SK ecoplant becomes largest shareholder of U.S. waste battery recycling company Ascend Elements

[Courtesy of SK ecoplant]

SEOUL — SK ecoplant, an environmental and energy solution provider affiliated with South Korea’s SK Group, has strengthened its presence in the recycling of discarded electrical or electronic devices such as waste electric vehicle batteries by becoming the largest shareholder of Ascend Elements, an innovative U.S. waste battery recycling company.

SK ecoplant said it has signed a stock purchase agreement of $50 million with Ascend Elements, which has efficient technologies to extract rare metals individually from waste batteries, remove impurities from waste batteries, and produce precursors directly through coprecipitation.

SK ecoplant said its investment is to preoccupy the rapidly growing waste battery recycling market by establishing a value chain. “We will dominate the global market by securing innovative technologies and supplies, which are two key points of the waste battery industry,” CEO Park Kyung-il said in a statement on September 1.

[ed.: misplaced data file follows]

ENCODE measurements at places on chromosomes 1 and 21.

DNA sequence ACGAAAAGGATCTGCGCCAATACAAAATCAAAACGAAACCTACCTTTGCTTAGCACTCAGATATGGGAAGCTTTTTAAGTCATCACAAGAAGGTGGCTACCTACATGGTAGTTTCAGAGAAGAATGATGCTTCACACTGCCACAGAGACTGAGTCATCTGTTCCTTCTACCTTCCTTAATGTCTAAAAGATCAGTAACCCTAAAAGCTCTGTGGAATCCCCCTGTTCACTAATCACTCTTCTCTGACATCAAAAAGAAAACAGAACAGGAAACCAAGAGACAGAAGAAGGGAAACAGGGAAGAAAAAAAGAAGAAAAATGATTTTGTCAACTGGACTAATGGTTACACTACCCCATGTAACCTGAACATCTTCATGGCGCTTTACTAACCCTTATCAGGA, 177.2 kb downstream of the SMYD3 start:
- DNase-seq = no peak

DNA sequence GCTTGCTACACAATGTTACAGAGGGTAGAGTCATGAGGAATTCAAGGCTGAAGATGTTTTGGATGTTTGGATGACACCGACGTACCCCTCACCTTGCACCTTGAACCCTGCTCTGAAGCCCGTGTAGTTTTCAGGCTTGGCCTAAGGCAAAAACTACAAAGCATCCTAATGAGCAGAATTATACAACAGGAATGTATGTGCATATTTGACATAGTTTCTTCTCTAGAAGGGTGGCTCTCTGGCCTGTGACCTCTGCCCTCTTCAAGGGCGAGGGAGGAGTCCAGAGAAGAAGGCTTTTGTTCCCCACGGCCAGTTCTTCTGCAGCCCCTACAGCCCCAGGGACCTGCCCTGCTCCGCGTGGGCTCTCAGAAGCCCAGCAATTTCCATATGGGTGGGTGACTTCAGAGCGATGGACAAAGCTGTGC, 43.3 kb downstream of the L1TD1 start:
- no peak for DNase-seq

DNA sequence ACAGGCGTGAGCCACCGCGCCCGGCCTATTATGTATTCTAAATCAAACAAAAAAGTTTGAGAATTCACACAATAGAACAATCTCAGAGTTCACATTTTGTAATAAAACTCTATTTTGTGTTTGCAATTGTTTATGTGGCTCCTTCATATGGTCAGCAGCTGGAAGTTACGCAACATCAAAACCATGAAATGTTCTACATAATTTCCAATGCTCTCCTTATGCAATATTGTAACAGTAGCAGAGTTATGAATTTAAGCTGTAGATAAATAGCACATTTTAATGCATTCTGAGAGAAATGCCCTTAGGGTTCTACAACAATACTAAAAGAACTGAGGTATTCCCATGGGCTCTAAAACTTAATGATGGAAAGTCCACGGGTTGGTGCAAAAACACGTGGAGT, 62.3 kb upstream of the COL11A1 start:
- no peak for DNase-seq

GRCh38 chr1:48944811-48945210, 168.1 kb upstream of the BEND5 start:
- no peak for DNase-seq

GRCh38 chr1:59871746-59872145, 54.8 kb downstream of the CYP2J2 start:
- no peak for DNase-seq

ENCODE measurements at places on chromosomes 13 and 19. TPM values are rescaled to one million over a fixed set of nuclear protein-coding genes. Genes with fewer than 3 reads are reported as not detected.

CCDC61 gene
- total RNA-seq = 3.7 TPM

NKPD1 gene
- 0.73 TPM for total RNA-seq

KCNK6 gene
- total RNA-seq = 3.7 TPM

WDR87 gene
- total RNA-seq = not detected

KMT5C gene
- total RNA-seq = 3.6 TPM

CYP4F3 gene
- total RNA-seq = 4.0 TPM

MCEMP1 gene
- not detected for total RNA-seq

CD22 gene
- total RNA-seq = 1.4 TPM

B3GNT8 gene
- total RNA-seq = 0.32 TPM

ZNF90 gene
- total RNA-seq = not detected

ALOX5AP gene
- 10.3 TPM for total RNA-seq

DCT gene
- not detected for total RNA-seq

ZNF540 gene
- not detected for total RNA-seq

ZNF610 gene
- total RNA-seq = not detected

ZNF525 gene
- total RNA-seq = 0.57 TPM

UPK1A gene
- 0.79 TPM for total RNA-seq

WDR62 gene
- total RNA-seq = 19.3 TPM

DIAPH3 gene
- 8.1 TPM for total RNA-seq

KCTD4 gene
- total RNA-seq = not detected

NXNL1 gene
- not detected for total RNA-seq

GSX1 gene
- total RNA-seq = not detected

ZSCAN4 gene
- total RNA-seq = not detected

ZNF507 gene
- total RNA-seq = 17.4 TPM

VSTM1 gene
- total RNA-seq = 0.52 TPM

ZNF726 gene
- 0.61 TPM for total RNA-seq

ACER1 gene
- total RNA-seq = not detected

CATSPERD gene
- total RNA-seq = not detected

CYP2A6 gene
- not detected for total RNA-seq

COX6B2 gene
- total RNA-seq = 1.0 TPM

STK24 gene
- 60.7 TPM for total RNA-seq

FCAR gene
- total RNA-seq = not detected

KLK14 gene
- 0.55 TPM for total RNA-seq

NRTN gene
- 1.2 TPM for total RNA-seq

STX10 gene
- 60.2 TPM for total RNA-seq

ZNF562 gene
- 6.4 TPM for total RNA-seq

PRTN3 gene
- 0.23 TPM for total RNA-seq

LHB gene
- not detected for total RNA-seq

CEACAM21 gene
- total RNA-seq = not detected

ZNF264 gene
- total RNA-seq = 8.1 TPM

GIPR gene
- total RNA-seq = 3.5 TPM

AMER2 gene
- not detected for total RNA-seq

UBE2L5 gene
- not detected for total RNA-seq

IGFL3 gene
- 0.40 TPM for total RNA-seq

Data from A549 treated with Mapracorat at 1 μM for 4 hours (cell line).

The investment came after Ascend Elements announced plans to invest up to $1.0 billion in a factory for the production of sustainable battery materials for electric vehicles in southwestern Kentucky. Production is scheduled to start at the end of 2023, using “hydro-to-cathode” technology, which processes black mass from recycled batteries directly into new cathode materials.

Once a battery reaches the end of its useful life, the battery pack can be collected, dismantled, and shredded to produce black mass, which consists of high amounts of lithium, manganese, cobalt, and nickel metals. Critical materials can be extracted from the black mass and reused in new battery production.

Used electronics which are destined for refurbishment, reuse, resale, salvage recycling through material recovery, or disposal are considered electronic waste called “E-waste.” SK ecoplant has acquired 100 percent of TES Envirocorp, a Singapore-based provider of synchronized E-waste management solutions, for about $1.0 billion.


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